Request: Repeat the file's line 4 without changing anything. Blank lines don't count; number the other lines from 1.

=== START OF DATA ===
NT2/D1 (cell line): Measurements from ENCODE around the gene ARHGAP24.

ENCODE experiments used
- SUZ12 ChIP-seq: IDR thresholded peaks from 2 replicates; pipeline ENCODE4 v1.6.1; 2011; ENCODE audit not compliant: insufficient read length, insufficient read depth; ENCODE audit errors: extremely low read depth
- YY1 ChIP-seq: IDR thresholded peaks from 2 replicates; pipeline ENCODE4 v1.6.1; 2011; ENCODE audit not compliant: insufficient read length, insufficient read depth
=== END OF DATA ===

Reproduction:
- YY1 ChIP-seq: IDR thresholded peaks from 2 replicates; pipeline ENCODE4 v1.6.1; 2011; ENCODE audit not compliant: insufficient read length, insufficient read depth